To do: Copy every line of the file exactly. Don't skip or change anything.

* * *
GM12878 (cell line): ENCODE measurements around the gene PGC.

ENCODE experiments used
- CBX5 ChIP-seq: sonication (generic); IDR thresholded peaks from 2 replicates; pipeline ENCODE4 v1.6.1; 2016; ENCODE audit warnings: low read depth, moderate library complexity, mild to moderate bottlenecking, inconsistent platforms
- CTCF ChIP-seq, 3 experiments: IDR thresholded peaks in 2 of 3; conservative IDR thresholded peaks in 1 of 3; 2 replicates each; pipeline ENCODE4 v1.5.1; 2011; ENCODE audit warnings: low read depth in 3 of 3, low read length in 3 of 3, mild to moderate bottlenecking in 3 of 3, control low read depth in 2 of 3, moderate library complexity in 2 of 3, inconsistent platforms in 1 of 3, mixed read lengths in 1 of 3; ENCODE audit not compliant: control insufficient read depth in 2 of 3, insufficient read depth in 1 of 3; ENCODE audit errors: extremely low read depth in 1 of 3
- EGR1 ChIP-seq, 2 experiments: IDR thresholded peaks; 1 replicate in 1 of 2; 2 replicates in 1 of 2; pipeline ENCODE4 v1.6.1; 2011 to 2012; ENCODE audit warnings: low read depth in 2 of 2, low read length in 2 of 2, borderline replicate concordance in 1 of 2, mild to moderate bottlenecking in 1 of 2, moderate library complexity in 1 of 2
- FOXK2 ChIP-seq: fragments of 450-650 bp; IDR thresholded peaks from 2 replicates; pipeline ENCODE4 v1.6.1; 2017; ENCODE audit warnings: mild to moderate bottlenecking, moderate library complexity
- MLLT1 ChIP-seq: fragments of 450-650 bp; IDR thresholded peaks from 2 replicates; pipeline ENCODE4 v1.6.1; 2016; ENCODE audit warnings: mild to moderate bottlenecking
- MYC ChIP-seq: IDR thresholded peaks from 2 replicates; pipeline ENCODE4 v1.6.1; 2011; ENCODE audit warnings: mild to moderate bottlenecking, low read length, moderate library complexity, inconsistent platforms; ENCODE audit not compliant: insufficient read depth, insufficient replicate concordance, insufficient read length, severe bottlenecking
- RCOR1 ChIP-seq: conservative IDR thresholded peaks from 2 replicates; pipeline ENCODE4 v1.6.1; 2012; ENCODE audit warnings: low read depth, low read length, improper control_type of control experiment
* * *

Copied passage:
GM12878 (cell line): ENCODE measurements around the gene PGC.

ENCODE experiments used
- CBX5 ChIP-seq: sonication (generic); IDR thresholded peaks from 2 replicates; pipeline ENCODE4 v1.6.1; 2016; ENCODE audit warnings: low read depth, moderate library complexity, mild to moderate bottlenecking, inconsistent platforms
- CTCF ChIP-seq, 3 experiments: IDR thresholded peaks in 2 of 3; conservative IDR thresholded peaks in 1 of 3; 2 replicates each; pipeline ENCODE4 v1.5.1; 2011; ENCODE audit warnings: low read depth in 3 of 3, low read length in 3 of 3, mild to moderate bottlenecking in 3 of 3, control low read depth in 2 of 3, moderate library complexity in 2 of 3, inconsistent platforms in 1 of 3, mixed read lengths in 1 of 3; ENCODE audit not compliant: control insufficient read depth in 2 of 3, insufficient read depth in 1 of 3; ENCODE audit errors: extremely low read depth in 1 of 3
- EGR1 ChIP-seq, 2 experiments: IDR thresholded peaks; 1 replicate in 1 of 2; 2 replicates in 1 of 2; pipeline ENCODE4 v1.6.1; 2011 to 2012; ENCODE audit warnings: low read depth in 2 of 2, low read length in 2 of 2, borderline replicate concordance in 1 of 2, mild to moderate bottlenecking in 1 of 2, moderate library complexity in 1 of 2
- FOXK2 ChIP-seq: fragments of 450-650 bp; IDR thresholded peaks from 2 replicates; pipeline ENCODE4 v1.6.1; 2017; ENCODE audit warnings: mild to moderate bottlenecking, moderate library complexity
- MLLT1 ChIP-seq: fragments of 450-650 bp; IDR thresholded peaks from 2 replicates; pipeline ENCODE4 v1.6.1; 2016; ENCODE audit warnings: mild to moderate bottlenecking
- MYC ChIP-seq: IDR thresholded peaks from 2 replicates; pipeline ENCODE4 v1.6.1; 2011; ENCODE audit warnings: mild to moderate bottlenecking, low read length, moderate library complexity, inconsistent platforms; ENCODE audit not compliant: insufficient read depth, insufficient replicate concordance, insufficient read length, severe bottlenecking
- RCOR1 ChIP-seq: conservative IDR thresholded peaks from 2 replicates; pipeline ENCODE4 v1.6.1; 2012; ENCODE audit warnings: low read depth, low read length, improper control_type of control experiment